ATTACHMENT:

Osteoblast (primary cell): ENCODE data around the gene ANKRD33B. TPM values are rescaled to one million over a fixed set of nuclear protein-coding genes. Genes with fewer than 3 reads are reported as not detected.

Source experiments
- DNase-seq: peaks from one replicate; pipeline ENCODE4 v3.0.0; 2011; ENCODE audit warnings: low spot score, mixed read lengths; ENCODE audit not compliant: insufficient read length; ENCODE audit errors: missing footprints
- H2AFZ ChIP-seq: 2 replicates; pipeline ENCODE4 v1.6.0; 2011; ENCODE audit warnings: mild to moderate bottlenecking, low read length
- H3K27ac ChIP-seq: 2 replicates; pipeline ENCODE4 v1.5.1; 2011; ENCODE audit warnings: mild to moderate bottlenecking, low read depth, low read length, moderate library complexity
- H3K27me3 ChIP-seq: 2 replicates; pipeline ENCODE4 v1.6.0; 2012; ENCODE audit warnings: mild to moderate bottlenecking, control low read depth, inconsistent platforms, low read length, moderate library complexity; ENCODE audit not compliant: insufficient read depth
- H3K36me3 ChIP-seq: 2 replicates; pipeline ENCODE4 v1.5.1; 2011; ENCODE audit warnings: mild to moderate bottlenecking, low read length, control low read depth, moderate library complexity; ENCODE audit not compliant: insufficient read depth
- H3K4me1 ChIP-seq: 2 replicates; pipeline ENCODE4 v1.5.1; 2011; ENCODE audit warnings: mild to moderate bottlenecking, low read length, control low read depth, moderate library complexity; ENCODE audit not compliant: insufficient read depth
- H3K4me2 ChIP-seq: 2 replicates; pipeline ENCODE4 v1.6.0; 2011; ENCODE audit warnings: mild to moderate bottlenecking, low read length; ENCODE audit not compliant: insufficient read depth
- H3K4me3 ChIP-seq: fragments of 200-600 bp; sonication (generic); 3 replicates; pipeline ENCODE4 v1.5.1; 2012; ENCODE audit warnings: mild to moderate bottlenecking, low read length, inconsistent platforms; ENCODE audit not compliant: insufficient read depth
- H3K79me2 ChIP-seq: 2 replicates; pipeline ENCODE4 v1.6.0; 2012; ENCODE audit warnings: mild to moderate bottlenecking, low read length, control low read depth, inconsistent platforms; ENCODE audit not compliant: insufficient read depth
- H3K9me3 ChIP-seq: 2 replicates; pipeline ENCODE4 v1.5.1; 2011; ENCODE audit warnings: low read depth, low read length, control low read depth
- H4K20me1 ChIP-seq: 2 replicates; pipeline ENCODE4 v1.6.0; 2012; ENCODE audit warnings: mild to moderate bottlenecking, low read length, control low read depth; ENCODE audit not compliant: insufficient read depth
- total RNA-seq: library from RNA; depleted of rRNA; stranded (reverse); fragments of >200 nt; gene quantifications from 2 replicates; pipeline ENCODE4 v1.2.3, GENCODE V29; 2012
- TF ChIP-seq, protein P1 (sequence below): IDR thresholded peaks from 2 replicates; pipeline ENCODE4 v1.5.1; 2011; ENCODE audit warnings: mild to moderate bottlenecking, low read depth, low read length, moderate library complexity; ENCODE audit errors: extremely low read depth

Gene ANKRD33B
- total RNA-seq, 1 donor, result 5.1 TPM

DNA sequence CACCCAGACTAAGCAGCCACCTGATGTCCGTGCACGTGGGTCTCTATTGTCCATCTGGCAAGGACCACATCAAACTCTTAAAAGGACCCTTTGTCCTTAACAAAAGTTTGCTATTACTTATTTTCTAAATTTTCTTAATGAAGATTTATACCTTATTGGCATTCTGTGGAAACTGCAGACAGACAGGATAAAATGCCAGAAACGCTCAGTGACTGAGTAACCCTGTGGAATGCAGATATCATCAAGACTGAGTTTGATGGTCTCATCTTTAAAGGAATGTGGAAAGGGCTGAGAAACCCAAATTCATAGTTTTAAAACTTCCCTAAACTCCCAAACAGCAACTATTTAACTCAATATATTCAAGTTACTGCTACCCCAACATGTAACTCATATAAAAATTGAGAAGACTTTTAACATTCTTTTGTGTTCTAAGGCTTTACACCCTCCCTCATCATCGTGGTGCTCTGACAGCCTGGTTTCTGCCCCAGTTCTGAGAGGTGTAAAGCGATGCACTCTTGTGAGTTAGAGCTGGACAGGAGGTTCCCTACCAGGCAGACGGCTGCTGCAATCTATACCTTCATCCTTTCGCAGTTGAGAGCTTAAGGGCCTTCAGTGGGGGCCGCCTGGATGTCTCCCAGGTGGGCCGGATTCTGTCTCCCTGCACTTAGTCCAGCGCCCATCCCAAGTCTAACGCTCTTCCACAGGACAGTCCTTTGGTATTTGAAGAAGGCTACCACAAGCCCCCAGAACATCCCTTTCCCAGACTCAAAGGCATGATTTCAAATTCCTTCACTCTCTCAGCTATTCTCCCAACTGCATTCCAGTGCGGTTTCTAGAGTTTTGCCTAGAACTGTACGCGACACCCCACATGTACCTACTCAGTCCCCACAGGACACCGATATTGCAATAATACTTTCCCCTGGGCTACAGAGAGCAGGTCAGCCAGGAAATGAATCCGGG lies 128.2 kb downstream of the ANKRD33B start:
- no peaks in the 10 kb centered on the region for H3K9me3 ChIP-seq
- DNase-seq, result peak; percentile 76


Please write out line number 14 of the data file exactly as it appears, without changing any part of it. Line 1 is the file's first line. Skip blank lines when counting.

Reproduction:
- total RNA-seq: library from RNA; depleted of rRNA; stranded (reverse); fragments of >200 nt; gene quantifications from 2 replicates; pipeline ENCODE4 v1.2.3, GENCODE V29; 2012